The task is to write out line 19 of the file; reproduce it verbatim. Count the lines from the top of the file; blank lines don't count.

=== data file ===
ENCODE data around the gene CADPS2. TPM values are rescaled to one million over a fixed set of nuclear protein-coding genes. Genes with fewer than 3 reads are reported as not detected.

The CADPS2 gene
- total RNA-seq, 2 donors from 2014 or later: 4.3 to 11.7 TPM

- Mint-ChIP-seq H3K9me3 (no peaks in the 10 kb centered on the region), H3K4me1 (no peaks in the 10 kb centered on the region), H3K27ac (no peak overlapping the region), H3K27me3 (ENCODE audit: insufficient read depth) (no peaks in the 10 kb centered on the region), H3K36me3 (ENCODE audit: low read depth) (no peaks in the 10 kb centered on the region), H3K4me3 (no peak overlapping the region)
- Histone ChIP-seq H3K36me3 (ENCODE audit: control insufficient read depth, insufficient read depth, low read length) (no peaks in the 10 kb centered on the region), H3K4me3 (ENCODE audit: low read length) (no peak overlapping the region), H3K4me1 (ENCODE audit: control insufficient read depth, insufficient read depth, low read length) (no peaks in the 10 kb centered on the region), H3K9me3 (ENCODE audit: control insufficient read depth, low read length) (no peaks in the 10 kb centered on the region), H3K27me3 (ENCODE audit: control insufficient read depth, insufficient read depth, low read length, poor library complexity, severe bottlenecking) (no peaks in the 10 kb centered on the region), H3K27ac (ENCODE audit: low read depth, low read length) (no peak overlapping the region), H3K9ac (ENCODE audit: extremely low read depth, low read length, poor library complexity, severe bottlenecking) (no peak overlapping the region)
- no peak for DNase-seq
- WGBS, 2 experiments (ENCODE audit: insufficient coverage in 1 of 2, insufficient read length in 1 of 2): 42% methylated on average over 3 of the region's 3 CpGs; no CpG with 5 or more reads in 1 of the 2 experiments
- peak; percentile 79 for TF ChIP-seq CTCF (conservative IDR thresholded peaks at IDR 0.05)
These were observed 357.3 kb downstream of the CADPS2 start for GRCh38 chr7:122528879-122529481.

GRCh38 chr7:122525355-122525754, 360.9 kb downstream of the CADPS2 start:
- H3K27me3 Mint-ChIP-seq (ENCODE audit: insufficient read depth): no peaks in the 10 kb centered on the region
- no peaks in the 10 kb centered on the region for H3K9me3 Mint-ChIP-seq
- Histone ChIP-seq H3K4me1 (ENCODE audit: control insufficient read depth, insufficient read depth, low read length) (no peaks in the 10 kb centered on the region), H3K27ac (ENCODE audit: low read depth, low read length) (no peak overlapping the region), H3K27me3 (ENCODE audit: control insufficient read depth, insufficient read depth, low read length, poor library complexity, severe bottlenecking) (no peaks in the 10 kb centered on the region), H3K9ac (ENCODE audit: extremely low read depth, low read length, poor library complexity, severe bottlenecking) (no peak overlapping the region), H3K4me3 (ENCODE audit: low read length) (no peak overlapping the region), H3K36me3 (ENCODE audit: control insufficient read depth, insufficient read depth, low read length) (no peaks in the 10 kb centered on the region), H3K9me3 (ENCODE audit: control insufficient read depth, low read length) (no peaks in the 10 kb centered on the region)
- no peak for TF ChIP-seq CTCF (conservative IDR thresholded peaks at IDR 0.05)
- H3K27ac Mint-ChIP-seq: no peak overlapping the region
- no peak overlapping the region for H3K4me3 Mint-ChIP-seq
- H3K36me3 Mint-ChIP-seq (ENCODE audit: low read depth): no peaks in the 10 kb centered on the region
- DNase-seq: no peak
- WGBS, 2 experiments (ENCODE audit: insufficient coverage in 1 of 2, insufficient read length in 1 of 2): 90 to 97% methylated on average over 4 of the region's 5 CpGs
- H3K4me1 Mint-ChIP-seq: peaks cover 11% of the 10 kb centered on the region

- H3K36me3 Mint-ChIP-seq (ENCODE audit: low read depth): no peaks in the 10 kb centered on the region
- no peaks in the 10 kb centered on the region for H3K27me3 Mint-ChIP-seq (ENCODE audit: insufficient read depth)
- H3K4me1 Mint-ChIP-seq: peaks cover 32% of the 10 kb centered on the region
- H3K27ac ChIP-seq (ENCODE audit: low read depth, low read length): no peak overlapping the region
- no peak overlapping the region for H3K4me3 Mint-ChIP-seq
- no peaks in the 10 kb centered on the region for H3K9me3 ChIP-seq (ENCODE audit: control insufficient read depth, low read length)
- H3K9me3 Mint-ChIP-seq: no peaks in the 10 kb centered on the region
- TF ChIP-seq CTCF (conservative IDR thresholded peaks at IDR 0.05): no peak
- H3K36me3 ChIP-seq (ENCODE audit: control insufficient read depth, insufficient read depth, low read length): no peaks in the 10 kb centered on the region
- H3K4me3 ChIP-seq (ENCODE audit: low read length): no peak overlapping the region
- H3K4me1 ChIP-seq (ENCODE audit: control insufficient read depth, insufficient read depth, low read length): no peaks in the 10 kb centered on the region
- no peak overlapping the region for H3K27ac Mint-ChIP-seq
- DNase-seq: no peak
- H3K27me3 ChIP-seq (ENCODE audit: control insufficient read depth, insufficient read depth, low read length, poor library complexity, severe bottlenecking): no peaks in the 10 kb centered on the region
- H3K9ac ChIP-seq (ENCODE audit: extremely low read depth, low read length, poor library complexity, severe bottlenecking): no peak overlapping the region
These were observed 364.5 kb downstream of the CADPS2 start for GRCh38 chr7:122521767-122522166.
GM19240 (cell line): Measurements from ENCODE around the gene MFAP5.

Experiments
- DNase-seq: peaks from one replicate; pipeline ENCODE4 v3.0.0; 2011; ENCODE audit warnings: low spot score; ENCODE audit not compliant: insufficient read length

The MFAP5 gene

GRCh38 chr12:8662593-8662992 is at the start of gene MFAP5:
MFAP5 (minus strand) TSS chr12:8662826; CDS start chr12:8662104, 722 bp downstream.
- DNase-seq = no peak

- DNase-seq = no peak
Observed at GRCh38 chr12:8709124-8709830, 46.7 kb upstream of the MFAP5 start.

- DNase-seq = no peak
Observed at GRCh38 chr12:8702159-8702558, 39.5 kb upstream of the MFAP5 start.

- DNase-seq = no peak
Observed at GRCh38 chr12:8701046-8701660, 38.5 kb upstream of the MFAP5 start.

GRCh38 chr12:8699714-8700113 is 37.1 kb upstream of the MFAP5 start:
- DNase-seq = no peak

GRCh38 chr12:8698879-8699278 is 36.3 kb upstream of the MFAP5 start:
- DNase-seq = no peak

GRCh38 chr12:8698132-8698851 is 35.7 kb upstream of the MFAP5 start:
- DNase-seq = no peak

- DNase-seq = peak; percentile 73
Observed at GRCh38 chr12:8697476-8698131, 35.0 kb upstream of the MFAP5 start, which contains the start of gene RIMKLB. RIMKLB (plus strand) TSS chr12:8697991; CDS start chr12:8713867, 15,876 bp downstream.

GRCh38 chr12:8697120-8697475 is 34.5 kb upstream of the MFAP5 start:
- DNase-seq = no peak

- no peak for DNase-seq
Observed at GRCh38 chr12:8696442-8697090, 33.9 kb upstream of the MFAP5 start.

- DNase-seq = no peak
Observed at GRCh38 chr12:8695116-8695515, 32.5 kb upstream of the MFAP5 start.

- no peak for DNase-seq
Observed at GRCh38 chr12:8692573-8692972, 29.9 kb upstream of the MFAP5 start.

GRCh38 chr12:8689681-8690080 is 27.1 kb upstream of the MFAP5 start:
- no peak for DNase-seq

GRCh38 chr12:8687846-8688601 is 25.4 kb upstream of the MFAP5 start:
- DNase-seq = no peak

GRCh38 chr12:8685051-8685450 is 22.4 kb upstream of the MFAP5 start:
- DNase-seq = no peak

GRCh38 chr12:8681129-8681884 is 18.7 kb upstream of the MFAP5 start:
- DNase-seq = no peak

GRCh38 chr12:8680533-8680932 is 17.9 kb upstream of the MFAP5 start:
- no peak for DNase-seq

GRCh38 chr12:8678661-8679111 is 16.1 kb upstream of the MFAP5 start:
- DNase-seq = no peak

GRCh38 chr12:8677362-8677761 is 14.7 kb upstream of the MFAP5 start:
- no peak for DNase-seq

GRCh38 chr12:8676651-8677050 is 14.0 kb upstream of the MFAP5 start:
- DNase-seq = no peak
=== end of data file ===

- WGBS, 2 experiments (ENCODE audit: insufficient coverage in 1 of 2, insufficient read length in 1 of 2): 90 to 97% methylated on average over 4 of the region's 5 CpGs